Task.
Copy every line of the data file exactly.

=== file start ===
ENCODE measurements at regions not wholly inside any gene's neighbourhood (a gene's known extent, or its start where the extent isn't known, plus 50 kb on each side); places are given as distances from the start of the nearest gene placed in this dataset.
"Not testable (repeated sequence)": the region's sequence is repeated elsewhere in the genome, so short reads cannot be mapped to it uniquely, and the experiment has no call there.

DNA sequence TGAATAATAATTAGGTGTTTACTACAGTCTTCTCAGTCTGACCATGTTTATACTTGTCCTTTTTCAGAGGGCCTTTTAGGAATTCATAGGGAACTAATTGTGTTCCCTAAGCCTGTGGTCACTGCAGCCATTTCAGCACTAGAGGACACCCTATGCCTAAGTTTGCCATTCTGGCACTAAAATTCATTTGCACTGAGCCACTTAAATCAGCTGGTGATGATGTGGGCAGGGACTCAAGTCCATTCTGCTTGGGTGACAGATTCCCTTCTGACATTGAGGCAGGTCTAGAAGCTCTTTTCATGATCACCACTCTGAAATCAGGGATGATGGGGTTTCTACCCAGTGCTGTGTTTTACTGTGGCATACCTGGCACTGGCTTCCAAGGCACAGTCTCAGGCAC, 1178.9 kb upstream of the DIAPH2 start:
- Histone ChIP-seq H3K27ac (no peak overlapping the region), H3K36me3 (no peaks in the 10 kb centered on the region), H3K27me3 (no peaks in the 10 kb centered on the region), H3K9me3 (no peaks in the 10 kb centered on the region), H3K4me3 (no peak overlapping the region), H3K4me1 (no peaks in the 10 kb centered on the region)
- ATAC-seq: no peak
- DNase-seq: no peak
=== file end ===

ENCODE measurements at regions not wholly inside any gene's neighbourhood (a gene's known extent, or its start where the extent isn't known, plus 50 kb on each side); places are given as distances from the start of the nearest gene placed in this dataset.
"Not testable (repeated sequence)": the region's sequence is repeated elsewhere in the genome, so short reads cannot be mapped to it uniquely, and the experiment has no call there.

DNA sequence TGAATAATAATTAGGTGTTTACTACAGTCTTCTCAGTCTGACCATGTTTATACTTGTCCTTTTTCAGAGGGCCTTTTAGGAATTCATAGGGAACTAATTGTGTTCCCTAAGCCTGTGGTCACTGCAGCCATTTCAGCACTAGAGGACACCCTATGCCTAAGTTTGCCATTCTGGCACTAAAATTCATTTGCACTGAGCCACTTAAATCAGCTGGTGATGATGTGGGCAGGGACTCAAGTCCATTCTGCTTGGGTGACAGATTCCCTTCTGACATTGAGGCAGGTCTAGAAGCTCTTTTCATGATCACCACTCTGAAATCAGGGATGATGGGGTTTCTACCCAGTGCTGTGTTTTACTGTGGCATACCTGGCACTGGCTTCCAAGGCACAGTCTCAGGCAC, 1178.9 kb upstream of the DIAPH2 start:
- Histone ChIP-seq H3K27ac (no peak overlapping the region), H3K36me3 (no peaks in the 10 kb centered on the region), H3K27me3 (no peaks in the 10 kb centered on the region), H3K9me3 (no peaks in the 10 kb centered on the region), H3K4me3 (no peak overlapping the region), H3K4me1 (no peaks in the 10 kb centered on the region)
- ATAC-seq: no peak
- DNase-seq: no peak